Paying with plastic could go the way of the two-cent piece within five years, according to mobile payments expert Christoph Rohland.
Rohland, chief technology officer of Australian company, Vix, believes mobile payment systems, such as ApplePay, will bring the demise of physical credit cards. "Mobile payments will become ubiquitous." he said.
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"With the proliferation of smart phones, all forms of payment cards will become less acceptable for end users as more and more people rely on a single device to manage payments, information and connectivity. "I would predict traditional payment cards to be redundant within 5 years."
Vix provides smart booking, ticketing, data management and payment systems for large-scale transport networks in more than 200 cities around the world.
It was recently brought in to enhance Myki in Melbourne and developed leading platforms Oyster in London and Octopus in Hong Kong.
Rohland said the launch of ApplePay in Australia in 2015 would be the tipping point for the inevitable demise of physical credit cards.
However he also pointed to some significant challenges for the nascent payments system. "ApplePay is hampered by two aspects; first it is only an extension of the credit card pattern, and secondly it is constrained to operate within the Apple ecosystem," he said. "However, Apple might prove me wrong on this and provide an integration into a breadth of apps, which would set a precedent for other ecosystems to follow." Rohland said Australia was already ahead of the world on contactless payments. "Aside from bank cards, other payment platforms will transition from 'closed loop' devices which have to be loaded with credit -- like a myki card -- to open payment systems," he said. "Open loop payments link the customer's payment device directly to a credit or debit account -- such as mobile Near Field Communication, Apple Pay etc.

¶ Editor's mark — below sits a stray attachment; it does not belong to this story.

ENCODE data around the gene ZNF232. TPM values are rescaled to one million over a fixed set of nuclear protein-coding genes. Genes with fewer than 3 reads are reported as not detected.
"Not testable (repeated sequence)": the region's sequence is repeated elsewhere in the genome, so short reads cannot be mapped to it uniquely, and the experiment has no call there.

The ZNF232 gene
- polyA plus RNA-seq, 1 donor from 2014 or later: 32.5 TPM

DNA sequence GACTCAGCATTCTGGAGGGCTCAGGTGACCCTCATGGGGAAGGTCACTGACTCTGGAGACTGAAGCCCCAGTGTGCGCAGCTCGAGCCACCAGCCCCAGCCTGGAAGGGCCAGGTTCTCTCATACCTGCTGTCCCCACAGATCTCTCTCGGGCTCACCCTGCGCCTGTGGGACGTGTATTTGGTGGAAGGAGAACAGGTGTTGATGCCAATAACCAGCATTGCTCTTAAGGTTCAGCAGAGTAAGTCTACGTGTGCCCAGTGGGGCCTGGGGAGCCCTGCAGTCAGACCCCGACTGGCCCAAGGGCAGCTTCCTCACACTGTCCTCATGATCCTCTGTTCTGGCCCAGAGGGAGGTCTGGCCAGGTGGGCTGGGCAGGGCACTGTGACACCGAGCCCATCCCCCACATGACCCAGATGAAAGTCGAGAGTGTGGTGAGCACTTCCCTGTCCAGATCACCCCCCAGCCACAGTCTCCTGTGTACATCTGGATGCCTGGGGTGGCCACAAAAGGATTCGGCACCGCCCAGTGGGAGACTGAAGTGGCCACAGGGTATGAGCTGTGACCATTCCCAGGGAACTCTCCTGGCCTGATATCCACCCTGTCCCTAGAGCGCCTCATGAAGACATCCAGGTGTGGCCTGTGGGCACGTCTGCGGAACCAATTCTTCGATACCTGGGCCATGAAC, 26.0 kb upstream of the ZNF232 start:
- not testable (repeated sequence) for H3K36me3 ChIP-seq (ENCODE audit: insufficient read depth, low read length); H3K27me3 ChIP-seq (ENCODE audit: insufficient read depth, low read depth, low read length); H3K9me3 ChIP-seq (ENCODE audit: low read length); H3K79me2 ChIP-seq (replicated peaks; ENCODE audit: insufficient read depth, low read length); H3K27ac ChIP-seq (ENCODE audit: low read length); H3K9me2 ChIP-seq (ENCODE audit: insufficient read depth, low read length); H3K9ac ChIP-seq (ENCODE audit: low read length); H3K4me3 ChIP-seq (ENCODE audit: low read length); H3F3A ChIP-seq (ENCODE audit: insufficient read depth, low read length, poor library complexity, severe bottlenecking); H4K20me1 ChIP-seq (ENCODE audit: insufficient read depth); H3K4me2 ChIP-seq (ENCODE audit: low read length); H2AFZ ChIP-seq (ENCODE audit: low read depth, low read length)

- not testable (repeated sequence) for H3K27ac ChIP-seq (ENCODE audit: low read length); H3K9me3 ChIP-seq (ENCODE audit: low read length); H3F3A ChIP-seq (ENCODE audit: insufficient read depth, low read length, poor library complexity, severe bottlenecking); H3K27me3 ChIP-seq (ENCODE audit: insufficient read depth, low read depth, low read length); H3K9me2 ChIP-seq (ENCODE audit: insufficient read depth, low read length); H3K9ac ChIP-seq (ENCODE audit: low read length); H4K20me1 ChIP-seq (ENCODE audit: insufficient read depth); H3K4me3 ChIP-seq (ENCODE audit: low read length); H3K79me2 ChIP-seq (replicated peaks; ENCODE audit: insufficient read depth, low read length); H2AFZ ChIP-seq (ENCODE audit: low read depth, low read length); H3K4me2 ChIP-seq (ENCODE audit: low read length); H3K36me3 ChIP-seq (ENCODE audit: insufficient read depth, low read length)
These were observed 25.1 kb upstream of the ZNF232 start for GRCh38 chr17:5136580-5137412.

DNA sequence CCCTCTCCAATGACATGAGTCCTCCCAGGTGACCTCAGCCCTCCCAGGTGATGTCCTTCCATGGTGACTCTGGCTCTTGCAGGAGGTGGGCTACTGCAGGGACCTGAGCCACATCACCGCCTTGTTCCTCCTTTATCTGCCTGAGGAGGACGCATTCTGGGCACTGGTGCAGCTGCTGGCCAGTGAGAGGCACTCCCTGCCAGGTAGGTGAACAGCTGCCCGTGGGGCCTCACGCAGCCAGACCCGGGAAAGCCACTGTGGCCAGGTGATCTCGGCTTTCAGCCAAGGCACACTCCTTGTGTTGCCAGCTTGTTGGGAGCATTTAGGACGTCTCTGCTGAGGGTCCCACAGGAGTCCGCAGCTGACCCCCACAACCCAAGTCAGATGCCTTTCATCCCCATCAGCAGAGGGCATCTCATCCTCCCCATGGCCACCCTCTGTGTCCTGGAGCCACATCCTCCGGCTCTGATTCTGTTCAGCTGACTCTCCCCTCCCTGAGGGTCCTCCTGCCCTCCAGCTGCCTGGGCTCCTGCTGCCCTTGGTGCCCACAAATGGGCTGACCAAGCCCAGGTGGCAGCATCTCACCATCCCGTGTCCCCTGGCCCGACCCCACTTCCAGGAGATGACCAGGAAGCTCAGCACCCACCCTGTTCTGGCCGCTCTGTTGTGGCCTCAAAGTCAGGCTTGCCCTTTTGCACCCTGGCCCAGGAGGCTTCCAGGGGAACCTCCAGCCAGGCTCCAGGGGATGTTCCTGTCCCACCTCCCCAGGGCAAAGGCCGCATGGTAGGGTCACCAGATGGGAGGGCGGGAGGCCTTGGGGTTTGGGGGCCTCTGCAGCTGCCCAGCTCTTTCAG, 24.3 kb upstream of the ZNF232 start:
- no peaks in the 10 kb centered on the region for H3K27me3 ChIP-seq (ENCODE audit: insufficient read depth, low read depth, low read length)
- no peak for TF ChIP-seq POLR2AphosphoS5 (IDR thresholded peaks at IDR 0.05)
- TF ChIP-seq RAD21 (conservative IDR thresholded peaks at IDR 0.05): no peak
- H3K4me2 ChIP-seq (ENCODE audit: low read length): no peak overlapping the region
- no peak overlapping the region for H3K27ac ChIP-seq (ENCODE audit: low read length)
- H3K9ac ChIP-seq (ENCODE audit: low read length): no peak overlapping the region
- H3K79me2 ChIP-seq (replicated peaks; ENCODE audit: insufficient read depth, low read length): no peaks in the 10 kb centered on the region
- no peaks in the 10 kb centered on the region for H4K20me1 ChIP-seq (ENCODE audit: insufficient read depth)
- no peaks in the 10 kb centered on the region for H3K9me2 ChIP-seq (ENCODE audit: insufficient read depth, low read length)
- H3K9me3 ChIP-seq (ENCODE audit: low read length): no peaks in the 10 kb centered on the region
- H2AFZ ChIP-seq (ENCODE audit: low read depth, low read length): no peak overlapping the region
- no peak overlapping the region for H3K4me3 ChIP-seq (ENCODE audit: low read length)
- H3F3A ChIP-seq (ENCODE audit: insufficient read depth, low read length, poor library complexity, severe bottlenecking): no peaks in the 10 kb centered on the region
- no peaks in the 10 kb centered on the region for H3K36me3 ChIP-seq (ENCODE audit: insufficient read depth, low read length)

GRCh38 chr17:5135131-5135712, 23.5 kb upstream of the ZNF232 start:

"Users can utilise the device in the same way they would use the linked card, subject to whatever terms and conditions the card issuer provides to the consumer.
"The devices can even be used outside of the system, if the terms allow, at any retailer that supports contactless payment." However there are still some key challenges to overcome before mobile payments take hold. Rohland said cost was a challenge, since users were loath to accept paying a premium for card based services.
"This is taking away a significant portion of the profit and margins in retail are already very low," he said.
"So the retail industry has a vested interest in reducing these costs, which improves with the increased acceptance of cashless payments." Security and privacy continues to be an important issue.
Rohland said educating end users was important, but on the tech side protecting user information and minimising breaches would be absolutely crucial for mobile payments to prosper. "In most developed countries, including Australia, consumers remain attached to traditional payment methods like credit cards - hence why micro payments have taken off faster in developing countries where the legacy is not as strong," he said. "But it's all a matter of time. In Australia, Pay Pass and Pay Wave are now widely accepted -- the next step is going completely mobile. Once consumers see the speed and convenience- benefits in action - and are comfortable with security -- it will take off."
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